Safety Culture and Safety Performance

Safety Culture and Safety Performance

In 1972, the Robens report recognized that introducing health and safety management systems was essential if the ideal of self-regulation of health and safety by industry was to be realized. It further recognized that more active workforce involvement in such systems was important if self-regulation was to work. Self-regulation, the implicit need for health and safety management systems, and employee involvement were incorporated into the Health and Safety at Work (HSW) Act.

Since the introduction of the HSW, health and safety standards have improved considerably, but there have been some catastrophic failures. One of the worst was the fire on the off-shore oil platform, Piper Alpha, in 1988 when 167 people died. At the subsequent inquiry, the concept of a safety culture was defined by the Director-General of the Health and Safety Executive (HSE), J. R. Rimington. This definition has remained one of the key points for a successful health and safety management system. 

Definition of a health and safety culture

An organization’s health and safety culture may be described as the development stage of the organization in health and safety management at a particular time. HSG65 gives the following definition of a health and safety culture: 

An organization’s safety culture is the product of individual and group values, attitudes, perceptions, competencies, and patterns of behavior that determine the commitment to and the style and proficiency of an organization’s health and safety management. 

Organizations with a positive safety culture are characterized by communications founded on mutual trust, shared perceptions of the importance of safety, and confidence in the efficacy of preventive measures. 

There is concern among some health and safety professionals that many health and safety cultures are developed and driven by senior managers with very little input from the workforce. Others argue that this arrangement is sensible because the legal duties are placed on the employer. A positive health and safety culture need the whole workforce’s involvement just as a successful quality system does. There must be a joint commitment in terms of attitudes and values. The workforce must believe that the safety measures will be effective and followed even when financial and performance targets may be affected. 

The relationship between health and safety culture and health and safety performance

The following elements are the important components of a positive health and safety culture: 

  • Leadership and commitment to health and safety throughout and at all levels of the organization; 
  • Acceptance that high standards of health and safety are achievable as part of a long-term strategy formulated by the organization;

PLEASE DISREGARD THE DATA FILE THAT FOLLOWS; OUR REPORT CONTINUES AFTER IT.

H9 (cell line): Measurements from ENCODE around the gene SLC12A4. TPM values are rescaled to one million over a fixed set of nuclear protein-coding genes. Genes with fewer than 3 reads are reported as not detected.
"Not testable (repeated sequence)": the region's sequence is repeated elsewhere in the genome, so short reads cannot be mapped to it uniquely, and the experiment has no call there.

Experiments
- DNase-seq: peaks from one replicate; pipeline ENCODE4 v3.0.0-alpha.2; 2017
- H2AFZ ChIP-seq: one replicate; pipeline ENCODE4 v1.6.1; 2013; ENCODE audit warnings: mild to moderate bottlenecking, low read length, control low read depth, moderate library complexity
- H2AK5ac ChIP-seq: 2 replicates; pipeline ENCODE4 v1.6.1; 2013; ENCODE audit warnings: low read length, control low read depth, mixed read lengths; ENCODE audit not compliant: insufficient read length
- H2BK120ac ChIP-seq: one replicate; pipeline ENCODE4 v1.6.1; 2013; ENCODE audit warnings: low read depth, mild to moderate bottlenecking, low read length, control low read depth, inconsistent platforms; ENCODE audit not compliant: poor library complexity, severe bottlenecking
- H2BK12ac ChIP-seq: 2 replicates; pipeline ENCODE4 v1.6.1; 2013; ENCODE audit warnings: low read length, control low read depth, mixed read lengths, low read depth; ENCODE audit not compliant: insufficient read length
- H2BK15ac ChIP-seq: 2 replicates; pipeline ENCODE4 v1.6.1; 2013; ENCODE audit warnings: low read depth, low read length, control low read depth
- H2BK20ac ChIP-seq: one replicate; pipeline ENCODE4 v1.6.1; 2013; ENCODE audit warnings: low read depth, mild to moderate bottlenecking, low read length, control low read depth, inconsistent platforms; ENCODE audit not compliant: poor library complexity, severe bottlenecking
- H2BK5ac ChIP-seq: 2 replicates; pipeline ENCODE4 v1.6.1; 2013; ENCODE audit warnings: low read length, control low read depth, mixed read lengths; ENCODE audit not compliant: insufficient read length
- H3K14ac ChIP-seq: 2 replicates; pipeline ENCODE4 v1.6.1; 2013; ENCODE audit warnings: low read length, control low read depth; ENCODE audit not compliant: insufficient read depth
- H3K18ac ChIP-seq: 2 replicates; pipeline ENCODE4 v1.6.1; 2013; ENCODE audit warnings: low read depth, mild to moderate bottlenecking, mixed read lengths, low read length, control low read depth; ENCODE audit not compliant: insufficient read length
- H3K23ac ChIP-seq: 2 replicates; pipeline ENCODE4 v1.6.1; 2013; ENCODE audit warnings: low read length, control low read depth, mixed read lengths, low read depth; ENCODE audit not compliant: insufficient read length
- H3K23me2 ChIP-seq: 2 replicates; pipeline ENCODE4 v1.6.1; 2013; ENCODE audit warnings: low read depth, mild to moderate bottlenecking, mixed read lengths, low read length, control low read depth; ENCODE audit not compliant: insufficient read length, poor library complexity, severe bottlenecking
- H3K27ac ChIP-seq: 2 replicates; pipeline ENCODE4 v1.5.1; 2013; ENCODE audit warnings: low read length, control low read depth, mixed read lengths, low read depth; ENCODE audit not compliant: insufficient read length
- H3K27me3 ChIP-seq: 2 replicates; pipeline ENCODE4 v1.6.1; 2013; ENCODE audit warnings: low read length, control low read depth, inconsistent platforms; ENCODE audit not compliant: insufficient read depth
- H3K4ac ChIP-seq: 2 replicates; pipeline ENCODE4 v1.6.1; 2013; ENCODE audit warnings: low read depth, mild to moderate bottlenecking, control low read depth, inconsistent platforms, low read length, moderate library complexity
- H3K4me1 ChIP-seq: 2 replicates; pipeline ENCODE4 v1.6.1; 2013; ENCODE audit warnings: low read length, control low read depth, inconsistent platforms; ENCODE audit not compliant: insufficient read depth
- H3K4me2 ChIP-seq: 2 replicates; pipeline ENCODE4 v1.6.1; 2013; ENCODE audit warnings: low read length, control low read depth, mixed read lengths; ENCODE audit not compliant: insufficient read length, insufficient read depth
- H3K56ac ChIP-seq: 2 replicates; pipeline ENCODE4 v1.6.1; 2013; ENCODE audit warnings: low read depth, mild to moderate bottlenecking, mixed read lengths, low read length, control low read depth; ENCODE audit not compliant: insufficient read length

• A detailed assessment of health and safety risks in the organization and the development of appropriate control and monitoring systems; 
  • A health and safety policy statement outlining short and long-term health and safety objectives. Such a policy should also include codes of practice and required health and safety standards; relevant employee training programs and communication and consultation procedures; 
  • Systems for monitoring equipment, processes, and procedures and the prompt rectification of any defects; 
  • The prompt investigation of all incidents and accidents and reports detailing any necessary remedial actions. 

If the organization adheres to these elements, then a basis for a good performance in health and safety will have been established. However, to achieve this level of performance, sufficient financial and human resources must be made available for the health and safety function at all levels of the organization. 

All managers, supervisors, and members of the governing body (e.g., directors) should receive training in health and safety and be made familiar during training sessions with the health and safety targets of the organization. The depth of training undertaken will depend on the level of competence required of the particular manager. Managers should be accountable for health and safety within their departments and be rewarded for significant health and safety performance improvements. They should also be expected to discipline employees within their departments who infringe health and safety policies or procedures. 

Factors affecting a health and safety culture

The most important factor affecting the culture is the commitment to health and safety from the top of an organization. This commitment may be shown in many different ways. It needs to have a formal aspect of an organizational structure, job descriptions, and a health and safety policy. Still, it also needs to be apparent during crises or other stressful times. The health and safety procedures may be circumvented or forgotten when production or other performance targets are threatened. 

Structural reorganization or changes in market conditions will produce feelings of uncertainty among the workforce, which, in turn, will affect the health and safety culture. 

Poor levels of supervision, health and safety information, and training are very significant factors in reducing health and safety awareness and, therefore, the culture. 

Finally, consultation and involvement with the workforce in health and safety matters is crucial for a positive health and safety culture and to reduce the negative safety culture elements. Most of these factors may be summed up as human factors. 

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